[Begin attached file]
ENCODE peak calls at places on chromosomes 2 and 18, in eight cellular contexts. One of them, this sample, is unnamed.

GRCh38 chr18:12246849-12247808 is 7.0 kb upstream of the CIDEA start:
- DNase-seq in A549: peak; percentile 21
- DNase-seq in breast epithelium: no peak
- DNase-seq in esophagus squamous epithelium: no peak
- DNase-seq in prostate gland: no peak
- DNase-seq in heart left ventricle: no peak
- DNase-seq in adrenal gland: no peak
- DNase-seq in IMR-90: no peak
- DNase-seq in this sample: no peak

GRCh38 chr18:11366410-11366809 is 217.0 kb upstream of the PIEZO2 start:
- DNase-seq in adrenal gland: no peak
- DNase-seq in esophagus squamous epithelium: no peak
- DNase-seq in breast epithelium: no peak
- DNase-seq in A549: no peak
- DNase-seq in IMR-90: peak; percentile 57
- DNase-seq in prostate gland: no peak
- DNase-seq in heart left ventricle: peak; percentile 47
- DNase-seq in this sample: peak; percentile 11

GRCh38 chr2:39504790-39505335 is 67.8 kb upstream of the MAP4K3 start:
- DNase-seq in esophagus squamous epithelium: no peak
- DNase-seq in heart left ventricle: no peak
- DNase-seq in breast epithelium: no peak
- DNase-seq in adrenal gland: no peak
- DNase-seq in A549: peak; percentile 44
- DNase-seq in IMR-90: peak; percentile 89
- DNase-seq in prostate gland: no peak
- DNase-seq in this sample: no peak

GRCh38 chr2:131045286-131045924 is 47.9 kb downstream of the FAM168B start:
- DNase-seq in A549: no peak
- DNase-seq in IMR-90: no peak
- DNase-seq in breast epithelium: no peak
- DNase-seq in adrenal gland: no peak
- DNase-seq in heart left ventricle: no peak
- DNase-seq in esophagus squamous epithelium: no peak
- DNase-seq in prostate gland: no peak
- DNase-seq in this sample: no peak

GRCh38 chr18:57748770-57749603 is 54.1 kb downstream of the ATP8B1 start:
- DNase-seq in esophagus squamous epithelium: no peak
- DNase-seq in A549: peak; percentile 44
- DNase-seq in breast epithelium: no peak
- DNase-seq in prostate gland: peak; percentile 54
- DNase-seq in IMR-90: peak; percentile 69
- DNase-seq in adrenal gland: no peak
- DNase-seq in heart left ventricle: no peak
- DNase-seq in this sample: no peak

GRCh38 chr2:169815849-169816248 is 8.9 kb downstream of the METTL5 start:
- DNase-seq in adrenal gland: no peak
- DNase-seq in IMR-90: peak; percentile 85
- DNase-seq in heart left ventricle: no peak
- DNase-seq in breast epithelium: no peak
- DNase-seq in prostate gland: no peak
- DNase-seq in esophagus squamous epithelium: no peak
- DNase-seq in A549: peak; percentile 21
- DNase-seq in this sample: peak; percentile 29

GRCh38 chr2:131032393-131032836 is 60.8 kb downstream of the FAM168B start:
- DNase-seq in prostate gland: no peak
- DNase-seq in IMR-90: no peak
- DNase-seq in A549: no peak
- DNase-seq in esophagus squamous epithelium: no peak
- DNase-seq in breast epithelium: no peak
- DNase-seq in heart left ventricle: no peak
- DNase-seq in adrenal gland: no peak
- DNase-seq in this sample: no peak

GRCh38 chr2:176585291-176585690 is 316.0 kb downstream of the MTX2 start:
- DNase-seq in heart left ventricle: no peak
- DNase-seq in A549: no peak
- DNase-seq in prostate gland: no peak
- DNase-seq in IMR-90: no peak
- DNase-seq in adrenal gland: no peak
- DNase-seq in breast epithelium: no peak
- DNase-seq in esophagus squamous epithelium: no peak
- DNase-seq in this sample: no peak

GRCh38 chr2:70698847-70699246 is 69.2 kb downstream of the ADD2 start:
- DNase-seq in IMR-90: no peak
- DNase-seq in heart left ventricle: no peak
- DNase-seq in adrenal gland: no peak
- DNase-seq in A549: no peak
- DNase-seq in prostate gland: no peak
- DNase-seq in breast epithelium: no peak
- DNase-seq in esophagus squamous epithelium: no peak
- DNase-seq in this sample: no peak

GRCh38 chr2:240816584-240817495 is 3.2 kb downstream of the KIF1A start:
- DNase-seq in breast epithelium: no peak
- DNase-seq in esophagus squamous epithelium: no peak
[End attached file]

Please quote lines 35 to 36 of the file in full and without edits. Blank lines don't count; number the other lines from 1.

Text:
- DNase-seq in esophagus squamous epithelium: no peak
- DNase-seq in prostate gland: no peak